SASA’s Diwali Event Unites All Cultures Alike to Celebrate Fall

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Published November 12, 2019
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The Montclarion
E-board members of SASA pose for a group photo at the Diwali event. Photo courtesy by Dillon Laishram

As the days grow shorter and colder, family and friends gather to welcome the beginning of fall. Diwali celebrates the season by bringing communities together, with the annual festivity traditionally being celebrated by religious groups such as Hindus, Jains and Sikhs.

Diwali, or Deepavali, represents the “festival of lights.” Diwali is celebrated during the month of Karthik, which begins in mid-October and ends in mid-November. The main purpose of this festival is to celebrate the triumph of good over evil as well as enlightenment, victory and freedom.

Montclair State University celebrates Diwali every year. On Nov. 1, the South Asian Student Association (SASA) of Montclair State hosted their annual Diwali festival from 7 p.m. to 11 p.m. in the Student Center ballrooms.

To appreciate the cultural richness of the event, it is important to learn about how Diwali is celebrated traditionally.

During the night of Diwali, Hindus place clay lamps, which are known as diyas, and dozens of candles on the street. More specifically, these items are placed front of people’s windows and people even float them in lakes.

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Nandni Savalia, External PR serving Samosas
Photo courtesy by Dillon Laishram, Historian of SASA

Family gatherings are another way Diwali is celebrated. Hindus wear brand new clothing, eat sweets and special foods and light candles and lanterns in the company of family and friends.

At 7 p.m. the event started with Bollywood music and the arrival of students, family members and friends. When everybody had taken their seats, Shahil Patel, the secretary of SASA, handed everyone raffle tickets.

Rohan Gandhi, the vice president of SASA, and Samadur Rahman, the treasurer of SASA, provided a lecture on why Diwali is held on campus and explained what the festival means. A video showing what Diwali is and Asian student’s reactions toward Diwali at Montclair State was also shown to the guests.

Shahil Patel, sophomore business major, explained the reason behind why the festival is annually held.

“The main purpose of having this festival is to spread the cultural awareness and the festival throughout campus and to people who want to understand the South Asian culture,” Patel said.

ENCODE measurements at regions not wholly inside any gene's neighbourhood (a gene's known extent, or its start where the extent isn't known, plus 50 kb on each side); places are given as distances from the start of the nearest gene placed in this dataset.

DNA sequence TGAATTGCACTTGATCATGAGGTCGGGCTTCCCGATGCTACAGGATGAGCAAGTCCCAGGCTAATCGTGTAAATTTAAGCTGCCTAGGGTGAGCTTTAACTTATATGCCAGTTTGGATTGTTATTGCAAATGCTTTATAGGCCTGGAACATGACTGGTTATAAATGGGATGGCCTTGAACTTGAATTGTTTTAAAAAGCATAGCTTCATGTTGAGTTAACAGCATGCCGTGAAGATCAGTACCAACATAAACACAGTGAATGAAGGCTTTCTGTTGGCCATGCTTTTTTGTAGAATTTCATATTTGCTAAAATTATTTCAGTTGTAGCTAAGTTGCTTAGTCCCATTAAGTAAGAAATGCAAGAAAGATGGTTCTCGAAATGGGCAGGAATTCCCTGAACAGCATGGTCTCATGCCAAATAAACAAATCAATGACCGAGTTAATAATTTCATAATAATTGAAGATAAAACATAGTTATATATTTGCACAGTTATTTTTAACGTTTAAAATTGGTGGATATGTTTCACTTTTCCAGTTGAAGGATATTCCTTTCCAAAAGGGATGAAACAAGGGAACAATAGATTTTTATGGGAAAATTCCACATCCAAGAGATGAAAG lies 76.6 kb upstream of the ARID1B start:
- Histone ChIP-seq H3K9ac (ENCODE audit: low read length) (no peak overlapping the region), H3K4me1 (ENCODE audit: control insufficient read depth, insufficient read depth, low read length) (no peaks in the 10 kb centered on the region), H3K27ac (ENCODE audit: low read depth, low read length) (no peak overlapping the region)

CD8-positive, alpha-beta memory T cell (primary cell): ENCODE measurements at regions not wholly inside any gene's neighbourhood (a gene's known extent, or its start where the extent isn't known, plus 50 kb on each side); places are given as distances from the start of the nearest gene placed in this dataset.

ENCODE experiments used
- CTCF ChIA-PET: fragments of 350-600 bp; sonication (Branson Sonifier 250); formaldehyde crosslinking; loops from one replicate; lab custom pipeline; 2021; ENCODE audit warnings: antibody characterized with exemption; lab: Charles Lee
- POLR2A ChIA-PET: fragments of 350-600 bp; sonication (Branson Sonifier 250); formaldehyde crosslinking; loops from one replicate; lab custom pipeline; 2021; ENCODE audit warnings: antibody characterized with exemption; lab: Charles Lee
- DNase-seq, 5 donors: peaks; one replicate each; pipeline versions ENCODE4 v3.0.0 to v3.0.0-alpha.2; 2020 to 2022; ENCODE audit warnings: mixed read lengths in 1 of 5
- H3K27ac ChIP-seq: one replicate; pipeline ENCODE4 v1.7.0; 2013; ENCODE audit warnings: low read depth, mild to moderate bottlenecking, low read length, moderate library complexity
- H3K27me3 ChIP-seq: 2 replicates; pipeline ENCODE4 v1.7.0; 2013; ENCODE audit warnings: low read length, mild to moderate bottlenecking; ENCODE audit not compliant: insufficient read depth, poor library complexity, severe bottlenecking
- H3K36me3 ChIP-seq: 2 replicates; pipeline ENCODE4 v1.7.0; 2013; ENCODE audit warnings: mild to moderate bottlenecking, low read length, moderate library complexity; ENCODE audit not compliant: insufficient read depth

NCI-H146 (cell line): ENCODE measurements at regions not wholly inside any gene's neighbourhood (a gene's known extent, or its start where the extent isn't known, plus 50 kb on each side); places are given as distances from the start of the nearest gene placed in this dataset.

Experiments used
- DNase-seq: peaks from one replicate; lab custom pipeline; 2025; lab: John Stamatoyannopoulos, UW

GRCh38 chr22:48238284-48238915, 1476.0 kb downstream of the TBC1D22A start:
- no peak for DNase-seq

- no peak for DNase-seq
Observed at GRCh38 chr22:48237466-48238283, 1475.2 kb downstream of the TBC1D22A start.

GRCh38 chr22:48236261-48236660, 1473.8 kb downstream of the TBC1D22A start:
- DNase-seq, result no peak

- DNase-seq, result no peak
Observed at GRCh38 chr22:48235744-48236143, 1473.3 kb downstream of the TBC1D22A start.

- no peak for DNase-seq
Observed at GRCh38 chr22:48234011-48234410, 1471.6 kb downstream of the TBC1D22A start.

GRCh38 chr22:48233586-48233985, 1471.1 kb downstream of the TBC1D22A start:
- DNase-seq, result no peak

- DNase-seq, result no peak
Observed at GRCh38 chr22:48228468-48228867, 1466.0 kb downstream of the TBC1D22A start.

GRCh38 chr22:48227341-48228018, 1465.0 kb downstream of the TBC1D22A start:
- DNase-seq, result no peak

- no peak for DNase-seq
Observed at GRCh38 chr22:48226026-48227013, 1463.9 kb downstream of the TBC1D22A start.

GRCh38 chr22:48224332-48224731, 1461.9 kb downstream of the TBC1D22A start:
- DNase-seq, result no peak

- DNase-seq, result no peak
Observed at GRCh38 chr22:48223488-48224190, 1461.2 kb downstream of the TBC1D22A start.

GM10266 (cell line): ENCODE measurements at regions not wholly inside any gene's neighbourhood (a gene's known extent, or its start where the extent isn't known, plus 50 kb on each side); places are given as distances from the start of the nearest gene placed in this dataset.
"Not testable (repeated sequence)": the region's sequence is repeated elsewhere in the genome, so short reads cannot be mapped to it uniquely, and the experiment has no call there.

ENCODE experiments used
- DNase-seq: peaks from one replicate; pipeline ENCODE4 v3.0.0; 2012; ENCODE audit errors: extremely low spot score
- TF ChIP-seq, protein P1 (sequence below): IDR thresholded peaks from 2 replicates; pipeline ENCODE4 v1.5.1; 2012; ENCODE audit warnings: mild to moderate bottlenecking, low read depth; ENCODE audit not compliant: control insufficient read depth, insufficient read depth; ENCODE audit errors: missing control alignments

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Shahil Patel, secretary of SASA, serves vegetable biryani.
Photo Courtesy by Dillon Laishram, Historian of SASA

When the lecture ended, food was served. Vegetarian and non-vegetarian foods were provided such as Tikka chicken, vegetable and chicken biryani, samosas, vegetable pakoras and veggie noodles.

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MSU student performing bhangra
Photo Coutesy by Dillon Liashram, Historian of SASA

After dinner, there was a dance competition. A Montclair State student performed bhangra before dance groups from The College of New Jersey and John Jay College of Criminal Justice took the stage.

When the dance competition was over, Jasmine Thomas, the president of SASA, and Rohan Gandhi called the raffle and gave out prizes.

Another lecture was given on Cry America, which is a nonprofit organization that raises funds to overcome child abuse and child labor in India. Everyone was encouraged to donate to the Cry America organization.

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Groups who performed the dance competition
Photo courtesy by Dillon Laishram, Historian of SASA

The festival ended with dancing on the floor to Bollywood music. Representatives from the Unified Asian American Student Organization, Native African Student Organization, Student Government Association, Arabic Students Association, Montclair State Dietetics Organization, Montclair State Dance Company and Montclair State bhangra joined SASA on the dance floor. These organizations co-sponsored Diwali to help make the celebration a night to remember.

Diwali was a free event on campus and everyone, even those from other religions, were welcome to attend. Samadur Rahman, a junior computer science major, expressed his interest in getting people involved beyond those in his own culture.

“We want to spread what Diwali means and want to gather people who do and don’t celebrate Diwali,” Rahman said.

SASA truly succeeded in spreading their culture within the campus community by welcoming one and all to celebrate Diwali with them.

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